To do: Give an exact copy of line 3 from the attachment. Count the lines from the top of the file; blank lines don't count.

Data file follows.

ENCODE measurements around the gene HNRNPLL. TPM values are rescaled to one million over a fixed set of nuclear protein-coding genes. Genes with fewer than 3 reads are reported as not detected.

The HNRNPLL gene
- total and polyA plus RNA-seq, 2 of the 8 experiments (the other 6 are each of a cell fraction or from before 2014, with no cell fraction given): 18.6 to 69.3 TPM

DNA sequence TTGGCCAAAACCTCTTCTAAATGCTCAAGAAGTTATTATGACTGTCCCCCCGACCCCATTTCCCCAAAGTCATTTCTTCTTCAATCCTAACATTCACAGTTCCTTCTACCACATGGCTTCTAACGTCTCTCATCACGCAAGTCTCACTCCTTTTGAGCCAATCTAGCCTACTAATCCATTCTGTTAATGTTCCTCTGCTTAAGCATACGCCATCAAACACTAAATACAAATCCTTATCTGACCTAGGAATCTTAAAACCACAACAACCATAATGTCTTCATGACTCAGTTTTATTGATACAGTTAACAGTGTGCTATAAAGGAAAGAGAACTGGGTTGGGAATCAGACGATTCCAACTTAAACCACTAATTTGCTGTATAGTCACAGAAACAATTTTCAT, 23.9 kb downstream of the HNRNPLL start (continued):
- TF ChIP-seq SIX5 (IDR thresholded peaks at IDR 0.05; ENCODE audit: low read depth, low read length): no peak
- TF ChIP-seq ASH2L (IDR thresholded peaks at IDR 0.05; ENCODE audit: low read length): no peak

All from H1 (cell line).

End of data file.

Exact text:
- total and polyA plus RNA-seq, 2 of the 8 experiments (the other 6 are each of a cell fraction or from before 2014, with no cell fraction given): 18.6 to 69.3 TPM